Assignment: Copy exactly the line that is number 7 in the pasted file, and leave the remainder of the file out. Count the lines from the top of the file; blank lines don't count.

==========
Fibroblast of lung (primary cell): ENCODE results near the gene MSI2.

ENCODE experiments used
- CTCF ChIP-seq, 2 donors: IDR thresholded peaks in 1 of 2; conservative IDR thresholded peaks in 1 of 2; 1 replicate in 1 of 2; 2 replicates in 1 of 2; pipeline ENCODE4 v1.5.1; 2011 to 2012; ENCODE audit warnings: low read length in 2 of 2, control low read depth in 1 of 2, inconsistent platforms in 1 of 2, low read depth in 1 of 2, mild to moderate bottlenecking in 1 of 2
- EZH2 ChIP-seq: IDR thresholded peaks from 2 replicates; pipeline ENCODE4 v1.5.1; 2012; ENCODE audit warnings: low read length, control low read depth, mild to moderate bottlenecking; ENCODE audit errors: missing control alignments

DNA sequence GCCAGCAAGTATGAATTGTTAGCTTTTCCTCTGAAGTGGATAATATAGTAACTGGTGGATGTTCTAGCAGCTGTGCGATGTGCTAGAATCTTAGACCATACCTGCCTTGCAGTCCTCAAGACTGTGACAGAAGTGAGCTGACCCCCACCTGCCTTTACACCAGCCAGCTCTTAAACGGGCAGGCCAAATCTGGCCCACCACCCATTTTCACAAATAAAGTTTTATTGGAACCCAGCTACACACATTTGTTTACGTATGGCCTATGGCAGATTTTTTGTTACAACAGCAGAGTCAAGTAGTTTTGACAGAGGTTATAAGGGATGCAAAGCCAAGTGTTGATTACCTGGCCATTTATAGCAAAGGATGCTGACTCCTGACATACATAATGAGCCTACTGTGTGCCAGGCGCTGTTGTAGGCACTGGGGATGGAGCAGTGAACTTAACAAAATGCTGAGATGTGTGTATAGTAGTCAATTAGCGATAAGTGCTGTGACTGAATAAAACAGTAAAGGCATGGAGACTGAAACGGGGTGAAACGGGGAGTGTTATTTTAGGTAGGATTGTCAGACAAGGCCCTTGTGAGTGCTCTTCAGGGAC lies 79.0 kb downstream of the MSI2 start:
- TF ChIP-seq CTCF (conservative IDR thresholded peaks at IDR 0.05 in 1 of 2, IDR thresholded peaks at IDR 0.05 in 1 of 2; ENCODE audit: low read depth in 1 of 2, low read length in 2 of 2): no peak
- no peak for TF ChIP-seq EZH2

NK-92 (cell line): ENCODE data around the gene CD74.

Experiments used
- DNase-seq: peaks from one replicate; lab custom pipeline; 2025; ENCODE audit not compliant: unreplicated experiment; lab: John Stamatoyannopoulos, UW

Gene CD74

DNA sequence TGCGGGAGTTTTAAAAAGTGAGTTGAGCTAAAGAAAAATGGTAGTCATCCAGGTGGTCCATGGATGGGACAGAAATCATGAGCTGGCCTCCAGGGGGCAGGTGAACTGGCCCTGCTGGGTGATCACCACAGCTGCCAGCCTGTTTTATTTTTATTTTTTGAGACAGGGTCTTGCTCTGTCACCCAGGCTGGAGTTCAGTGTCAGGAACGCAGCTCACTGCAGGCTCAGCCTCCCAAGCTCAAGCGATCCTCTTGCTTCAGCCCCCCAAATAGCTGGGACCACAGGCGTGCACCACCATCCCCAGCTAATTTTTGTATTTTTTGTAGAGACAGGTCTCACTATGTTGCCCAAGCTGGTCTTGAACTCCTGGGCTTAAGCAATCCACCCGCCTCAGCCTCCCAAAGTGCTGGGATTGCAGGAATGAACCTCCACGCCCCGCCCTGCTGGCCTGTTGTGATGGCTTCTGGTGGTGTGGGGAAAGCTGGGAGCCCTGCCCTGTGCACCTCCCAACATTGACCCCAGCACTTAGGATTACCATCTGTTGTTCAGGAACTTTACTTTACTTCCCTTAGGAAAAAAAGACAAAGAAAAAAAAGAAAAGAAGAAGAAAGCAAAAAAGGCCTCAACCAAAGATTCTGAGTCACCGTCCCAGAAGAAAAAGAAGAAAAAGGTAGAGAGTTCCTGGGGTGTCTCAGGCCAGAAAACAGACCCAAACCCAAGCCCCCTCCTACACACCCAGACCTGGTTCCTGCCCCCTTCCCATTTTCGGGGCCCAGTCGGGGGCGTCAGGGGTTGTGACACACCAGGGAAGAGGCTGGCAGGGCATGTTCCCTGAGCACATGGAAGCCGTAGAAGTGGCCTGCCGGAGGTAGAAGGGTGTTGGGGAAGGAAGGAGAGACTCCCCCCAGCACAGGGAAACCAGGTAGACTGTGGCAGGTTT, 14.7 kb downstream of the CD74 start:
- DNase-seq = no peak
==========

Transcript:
- no peak for TF ChIP-seq EZH2